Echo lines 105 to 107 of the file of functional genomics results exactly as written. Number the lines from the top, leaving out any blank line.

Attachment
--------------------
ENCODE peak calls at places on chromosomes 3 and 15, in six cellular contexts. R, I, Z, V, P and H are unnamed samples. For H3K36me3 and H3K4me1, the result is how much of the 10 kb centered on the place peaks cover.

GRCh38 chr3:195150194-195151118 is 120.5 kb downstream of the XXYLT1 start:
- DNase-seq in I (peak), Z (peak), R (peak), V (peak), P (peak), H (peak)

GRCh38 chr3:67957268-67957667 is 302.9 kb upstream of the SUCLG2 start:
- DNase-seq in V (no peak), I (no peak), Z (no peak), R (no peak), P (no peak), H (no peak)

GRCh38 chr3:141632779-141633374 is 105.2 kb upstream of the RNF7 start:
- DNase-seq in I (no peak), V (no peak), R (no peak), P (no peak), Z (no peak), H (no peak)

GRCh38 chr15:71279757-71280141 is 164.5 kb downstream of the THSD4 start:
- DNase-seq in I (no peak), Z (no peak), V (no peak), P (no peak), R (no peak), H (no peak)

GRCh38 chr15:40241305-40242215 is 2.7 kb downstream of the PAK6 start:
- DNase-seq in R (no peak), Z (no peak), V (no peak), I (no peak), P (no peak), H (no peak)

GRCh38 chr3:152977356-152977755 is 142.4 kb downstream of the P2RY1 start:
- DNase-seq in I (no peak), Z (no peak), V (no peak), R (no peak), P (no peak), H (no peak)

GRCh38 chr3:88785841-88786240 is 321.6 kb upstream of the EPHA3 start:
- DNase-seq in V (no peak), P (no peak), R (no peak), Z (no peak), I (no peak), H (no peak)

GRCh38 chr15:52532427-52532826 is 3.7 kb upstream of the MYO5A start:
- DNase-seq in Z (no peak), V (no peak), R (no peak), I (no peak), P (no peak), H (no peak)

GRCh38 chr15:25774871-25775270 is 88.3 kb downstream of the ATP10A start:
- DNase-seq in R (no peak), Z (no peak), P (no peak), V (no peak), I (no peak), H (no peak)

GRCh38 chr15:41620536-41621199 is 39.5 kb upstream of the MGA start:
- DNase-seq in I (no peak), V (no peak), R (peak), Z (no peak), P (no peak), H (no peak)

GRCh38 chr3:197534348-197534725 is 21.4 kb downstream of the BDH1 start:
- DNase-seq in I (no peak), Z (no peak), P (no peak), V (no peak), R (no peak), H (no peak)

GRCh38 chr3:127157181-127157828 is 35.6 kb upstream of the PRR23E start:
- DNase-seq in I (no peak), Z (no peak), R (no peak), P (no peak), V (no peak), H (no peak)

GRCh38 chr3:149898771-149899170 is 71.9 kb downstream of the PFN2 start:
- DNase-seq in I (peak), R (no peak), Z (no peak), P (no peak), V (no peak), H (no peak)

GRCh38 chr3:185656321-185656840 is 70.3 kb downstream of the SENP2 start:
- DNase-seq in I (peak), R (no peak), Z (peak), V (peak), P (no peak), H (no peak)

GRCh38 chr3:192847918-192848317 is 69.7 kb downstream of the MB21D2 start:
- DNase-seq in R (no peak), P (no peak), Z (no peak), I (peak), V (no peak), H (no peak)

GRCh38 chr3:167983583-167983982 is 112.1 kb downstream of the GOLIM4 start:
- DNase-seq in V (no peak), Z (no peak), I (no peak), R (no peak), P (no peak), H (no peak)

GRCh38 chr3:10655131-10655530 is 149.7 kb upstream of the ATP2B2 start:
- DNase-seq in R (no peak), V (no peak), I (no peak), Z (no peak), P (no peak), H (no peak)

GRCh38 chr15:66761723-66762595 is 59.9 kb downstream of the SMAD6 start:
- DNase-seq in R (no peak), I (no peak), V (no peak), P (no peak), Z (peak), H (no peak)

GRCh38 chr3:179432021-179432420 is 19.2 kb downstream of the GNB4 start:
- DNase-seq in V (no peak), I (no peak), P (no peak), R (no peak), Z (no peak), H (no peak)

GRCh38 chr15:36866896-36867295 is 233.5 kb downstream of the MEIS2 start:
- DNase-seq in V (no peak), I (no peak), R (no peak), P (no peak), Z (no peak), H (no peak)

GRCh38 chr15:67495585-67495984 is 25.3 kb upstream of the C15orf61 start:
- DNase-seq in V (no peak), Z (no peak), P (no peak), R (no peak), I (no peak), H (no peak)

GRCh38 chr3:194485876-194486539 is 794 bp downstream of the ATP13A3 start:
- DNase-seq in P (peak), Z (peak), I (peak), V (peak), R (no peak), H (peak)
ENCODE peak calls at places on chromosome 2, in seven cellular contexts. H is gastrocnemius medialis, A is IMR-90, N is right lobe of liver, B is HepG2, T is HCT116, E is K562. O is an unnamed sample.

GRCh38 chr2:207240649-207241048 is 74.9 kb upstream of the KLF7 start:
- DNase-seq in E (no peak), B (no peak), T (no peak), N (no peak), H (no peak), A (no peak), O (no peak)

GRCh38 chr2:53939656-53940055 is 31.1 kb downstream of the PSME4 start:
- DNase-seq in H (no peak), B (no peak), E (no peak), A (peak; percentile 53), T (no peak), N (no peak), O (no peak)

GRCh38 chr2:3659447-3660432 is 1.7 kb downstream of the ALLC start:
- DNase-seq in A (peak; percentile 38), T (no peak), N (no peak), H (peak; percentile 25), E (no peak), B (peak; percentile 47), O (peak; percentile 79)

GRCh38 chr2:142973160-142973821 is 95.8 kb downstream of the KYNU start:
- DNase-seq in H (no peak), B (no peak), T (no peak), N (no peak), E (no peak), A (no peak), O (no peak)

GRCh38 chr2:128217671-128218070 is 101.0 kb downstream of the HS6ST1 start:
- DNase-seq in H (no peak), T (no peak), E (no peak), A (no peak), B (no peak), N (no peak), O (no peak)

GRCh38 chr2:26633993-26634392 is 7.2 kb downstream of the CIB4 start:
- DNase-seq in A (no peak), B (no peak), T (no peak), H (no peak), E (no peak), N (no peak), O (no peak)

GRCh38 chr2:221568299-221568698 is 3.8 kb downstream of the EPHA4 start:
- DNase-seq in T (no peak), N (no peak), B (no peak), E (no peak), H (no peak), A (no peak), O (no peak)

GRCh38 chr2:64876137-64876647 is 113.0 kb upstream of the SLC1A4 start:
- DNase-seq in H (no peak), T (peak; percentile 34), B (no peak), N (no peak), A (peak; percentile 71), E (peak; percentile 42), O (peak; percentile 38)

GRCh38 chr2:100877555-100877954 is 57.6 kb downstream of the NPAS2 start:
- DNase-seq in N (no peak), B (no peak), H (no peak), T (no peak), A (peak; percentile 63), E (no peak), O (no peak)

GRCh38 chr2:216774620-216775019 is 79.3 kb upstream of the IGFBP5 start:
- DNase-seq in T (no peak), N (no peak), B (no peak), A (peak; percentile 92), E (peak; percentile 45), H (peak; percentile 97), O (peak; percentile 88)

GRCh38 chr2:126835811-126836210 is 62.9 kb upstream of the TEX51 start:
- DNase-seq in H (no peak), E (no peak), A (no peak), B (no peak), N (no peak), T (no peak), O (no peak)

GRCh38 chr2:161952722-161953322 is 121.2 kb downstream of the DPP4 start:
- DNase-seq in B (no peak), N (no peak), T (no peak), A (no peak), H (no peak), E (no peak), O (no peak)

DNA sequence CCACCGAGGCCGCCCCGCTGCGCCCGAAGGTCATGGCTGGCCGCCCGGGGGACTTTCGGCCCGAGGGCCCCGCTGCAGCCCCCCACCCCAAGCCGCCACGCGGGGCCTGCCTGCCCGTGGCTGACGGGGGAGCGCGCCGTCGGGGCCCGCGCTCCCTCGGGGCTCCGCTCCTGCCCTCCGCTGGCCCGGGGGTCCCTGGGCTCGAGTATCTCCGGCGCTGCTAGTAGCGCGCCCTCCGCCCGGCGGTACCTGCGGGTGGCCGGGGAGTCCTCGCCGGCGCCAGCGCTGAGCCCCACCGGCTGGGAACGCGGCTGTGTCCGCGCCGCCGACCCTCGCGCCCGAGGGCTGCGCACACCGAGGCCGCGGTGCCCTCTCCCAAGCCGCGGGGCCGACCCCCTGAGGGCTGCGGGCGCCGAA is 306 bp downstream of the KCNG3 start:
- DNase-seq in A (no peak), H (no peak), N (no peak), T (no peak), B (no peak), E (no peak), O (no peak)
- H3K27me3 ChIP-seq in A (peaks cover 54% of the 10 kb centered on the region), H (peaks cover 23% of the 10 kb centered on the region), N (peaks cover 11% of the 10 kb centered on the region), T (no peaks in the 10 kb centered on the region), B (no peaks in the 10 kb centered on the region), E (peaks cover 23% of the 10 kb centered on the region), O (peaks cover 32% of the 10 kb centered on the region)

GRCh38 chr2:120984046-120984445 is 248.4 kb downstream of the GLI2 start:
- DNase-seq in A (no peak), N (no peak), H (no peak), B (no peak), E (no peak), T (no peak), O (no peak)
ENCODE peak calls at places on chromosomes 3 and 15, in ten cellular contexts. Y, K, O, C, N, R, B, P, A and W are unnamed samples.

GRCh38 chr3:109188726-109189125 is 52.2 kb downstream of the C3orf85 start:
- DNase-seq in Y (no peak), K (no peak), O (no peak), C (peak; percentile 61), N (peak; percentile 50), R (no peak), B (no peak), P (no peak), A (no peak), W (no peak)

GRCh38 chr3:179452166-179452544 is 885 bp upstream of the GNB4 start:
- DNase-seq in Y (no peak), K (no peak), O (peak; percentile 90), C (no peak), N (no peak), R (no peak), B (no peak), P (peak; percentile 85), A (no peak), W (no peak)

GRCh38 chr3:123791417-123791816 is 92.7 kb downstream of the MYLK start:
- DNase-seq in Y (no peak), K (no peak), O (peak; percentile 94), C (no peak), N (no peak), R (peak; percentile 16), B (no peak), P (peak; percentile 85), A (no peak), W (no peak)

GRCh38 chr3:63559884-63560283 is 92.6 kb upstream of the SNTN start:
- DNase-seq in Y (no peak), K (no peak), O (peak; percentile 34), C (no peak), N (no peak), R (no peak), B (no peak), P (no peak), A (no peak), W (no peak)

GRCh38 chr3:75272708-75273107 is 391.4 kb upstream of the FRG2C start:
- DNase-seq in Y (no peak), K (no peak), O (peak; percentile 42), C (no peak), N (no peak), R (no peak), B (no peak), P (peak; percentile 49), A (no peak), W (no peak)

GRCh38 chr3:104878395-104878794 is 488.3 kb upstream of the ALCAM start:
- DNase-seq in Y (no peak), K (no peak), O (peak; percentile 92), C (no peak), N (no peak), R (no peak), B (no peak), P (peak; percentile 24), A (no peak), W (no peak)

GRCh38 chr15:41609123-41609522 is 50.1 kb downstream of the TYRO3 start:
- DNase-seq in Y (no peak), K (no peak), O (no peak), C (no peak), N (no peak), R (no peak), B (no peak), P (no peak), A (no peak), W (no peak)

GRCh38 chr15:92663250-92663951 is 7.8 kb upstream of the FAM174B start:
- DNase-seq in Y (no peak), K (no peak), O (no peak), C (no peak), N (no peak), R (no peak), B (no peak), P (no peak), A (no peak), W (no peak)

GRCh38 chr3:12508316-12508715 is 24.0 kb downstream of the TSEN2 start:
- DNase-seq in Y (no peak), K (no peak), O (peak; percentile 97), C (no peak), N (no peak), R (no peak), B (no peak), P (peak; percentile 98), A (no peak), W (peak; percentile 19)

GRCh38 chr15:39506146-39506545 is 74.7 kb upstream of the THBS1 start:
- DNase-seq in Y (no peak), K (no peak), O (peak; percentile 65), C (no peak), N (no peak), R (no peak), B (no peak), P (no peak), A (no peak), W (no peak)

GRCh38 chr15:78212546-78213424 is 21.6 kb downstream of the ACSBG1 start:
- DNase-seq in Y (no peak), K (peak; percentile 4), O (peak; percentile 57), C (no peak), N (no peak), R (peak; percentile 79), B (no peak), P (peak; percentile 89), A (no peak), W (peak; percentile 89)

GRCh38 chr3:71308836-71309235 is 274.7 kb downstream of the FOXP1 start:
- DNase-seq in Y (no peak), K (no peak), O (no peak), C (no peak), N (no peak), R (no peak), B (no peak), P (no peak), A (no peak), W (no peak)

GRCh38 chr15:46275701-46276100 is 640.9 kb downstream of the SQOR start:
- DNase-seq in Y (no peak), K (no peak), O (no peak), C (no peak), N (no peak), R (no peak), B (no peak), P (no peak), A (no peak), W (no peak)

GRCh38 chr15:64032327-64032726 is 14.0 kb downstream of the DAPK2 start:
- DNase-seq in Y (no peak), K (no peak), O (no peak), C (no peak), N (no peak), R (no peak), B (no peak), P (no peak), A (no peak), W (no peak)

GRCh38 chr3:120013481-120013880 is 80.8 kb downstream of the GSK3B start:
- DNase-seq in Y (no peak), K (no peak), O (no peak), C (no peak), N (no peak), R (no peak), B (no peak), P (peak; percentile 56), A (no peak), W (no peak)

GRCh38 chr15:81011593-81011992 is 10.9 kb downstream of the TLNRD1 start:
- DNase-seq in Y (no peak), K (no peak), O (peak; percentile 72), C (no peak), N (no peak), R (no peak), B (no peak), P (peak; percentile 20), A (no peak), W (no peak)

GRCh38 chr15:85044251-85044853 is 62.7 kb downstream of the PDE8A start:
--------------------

GRCh38 chr3:120013481-120013880 is 80.8 kb downstream of the GSK3B start:
- DNase-seq in Y (no peak), K (no peak), O (no peak), C (no peak), N (no peak), R (no peak), B (no peak), P (peak; percentile 56), A (no peak), W (no peak)

GRCh38 chr15:81011593-81011992 is 10.9 kb downstream of the TLNRD1 start: